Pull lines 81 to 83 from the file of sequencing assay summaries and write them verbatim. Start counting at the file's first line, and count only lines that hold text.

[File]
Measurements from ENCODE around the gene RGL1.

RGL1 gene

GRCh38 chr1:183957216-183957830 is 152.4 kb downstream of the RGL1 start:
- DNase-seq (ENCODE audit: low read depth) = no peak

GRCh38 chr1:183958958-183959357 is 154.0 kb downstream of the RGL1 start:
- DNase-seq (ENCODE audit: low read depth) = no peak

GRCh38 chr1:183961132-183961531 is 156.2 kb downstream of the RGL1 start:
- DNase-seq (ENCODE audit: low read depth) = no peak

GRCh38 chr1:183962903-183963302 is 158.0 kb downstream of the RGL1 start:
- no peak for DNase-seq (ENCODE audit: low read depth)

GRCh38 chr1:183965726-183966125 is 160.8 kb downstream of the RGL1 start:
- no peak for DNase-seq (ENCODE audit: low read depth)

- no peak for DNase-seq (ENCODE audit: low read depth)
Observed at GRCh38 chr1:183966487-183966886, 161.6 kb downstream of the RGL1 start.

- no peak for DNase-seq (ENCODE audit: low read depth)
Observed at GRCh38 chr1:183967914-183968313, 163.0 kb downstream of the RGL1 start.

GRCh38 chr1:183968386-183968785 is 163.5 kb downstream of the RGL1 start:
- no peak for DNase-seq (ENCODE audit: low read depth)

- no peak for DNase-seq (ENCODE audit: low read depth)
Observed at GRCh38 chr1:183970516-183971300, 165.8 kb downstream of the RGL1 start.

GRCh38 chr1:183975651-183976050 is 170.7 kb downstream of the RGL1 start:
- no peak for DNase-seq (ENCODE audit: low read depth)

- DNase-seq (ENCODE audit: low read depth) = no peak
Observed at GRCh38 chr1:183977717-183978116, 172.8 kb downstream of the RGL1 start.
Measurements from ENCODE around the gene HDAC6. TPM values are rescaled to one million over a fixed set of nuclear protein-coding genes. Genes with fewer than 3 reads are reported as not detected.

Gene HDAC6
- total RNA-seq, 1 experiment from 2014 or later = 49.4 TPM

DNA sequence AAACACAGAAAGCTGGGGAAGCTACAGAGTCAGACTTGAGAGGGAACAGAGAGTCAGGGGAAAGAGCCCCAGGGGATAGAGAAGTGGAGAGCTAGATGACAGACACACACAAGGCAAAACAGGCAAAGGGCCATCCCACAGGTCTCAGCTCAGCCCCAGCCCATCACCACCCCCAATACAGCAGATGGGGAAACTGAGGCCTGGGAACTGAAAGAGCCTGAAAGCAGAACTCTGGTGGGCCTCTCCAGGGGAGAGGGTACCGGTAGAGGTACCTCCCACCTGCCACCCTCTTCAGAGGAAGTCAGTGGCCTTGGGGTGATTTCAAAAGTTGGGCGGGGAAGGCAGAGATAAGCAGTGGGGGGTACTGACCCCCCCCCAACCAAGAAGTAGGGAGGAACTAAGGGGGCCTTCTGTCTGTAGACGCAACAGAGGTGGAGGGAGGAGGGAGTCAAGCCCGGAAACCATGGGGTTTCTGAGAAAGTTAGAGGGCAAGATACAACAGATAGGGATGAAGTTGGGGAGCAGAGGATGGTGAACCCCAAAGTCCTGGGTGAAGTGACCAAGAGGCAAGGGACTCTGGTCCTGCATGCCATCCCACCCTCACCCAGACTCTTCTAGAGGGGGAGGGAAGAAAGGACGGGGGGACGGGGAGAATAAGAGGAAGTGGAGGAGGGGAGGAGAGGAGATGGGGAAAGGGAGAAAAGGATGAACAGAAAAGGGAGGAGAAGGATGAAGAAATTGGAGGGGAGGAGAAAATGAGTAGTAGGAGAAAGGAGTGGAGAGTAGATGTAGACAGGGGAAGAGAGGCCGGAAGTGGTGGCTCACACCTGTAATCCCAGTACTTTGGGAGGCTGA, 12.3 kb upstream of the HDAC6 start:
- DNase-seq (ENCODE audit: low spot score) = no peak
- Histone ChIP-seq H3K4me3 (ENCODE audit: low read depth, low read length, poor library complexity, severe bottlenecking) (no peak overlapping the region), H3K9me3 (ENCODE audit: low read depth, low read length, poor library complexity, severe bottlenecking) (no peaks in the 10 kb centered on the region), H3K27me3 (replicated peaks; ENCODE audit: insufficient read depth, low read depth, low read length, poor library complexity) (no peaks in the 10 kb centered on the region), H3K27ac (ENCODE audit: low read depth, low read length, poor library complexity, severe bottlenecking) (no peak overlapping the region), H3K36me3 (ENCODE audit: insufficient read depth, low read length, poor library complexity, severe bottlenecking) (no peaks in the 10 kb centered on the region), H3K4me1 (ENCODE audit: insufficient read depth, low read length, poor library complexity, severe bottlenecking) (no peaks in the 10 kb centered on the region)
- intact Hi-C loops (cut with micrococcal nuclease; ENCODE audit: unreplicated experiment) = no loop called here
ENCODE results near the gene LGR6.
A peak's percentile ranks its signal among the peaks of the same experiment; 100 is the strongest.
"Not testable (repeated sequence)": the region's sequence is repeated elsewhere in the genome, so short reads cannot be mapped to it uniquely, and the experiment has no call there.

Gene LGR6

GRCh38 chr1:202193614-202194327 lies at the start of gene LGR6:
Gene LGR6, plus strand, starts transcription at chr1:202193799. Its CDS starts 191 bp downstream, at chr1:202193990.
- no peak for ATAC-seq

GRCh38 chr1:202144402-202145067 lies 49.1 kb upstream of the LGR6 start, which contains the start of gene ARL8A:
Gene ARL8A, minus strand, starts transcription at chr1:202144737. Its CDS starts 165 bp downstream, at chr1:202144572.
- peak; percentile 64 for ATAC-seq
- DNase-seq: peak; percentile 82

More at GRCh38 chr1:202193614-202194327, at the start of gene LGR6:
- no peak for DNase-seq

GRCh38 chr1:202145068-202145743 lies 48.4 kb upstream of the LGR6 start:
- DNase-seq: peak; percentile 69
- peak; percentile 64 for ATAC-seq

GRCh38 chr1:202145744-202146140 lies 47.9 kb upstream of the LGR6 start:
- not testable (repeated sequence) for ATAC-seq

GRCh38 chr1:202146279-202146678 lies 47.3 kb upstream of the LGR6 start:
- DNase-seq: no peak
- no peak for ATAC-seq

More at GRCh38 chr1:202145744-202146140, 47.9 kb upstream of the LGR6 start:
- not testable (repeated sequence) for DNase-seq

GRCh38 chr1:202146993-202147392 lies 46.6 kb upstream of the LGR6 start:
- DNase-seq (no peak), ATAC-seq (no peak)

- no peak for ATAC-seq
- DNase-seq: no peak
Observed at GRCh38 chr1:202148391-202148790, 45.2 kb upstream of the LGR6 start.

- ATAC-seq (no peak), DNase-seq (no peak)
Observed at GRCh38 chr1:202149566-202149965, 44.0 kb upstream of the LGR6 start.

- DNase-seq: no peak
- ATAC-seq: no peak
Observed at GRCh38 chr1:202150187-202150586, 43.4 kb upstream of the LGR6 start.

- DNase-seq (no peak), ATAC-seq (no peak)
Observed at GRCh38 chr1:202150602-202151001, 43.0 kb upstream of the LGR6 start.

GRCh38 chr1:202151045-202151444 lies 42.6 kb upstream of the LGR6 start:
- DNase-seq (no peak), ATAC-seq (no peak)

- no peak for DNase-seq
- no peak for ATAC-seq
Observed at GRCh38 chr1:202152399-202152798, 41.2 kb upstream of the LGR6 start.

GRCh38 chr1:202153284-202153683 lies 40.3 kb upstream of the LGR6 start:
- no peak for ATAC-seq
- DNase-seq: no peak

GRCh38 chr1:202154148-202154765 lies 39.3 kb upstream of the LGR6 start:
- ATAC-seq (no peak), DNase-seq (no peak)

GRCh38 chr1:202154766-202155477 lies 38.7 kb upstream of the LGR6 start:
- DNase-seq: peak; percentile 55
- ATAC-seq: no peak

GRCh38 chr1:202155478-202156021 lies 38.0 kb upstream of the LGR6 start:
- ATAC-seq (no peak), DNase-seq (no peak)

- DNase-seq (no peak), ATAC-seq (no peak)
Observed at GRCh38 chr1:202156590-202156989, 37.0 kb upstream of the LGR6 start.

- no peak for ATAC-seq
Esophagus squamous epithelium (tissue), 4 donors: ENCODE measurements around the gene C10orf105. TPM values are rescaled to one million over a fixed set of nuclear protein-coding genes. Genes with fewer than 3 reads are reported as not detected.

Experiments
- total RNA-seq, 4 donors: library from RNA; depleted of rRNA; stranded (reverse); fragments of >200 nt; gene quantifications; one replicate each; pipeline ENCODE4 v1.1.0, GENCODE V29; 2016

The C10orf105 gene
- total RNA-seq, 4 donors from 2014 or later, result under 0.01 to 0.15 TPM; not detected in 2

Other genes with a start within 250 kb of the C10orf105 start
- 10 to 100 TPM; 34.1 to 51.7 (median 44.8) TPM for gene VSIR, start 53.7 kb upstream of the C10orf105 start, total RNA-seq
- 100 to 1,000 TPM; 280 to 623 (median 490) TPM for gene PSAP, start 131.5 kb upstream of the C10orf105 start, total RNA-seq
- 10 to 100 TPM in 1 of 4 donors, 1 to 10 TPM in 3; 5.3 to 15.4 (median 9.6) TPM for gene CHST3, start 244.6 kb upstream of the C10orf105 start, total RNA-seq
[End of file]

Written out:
- ATAC-seq (no peak), DNase-seq (no peak)

- DNase-seq (no peak), ATAC-seq (no peak)
Observed at GRCh38 chr1:202156590-202156989, 37.0 kb upstream of the LGR6 start.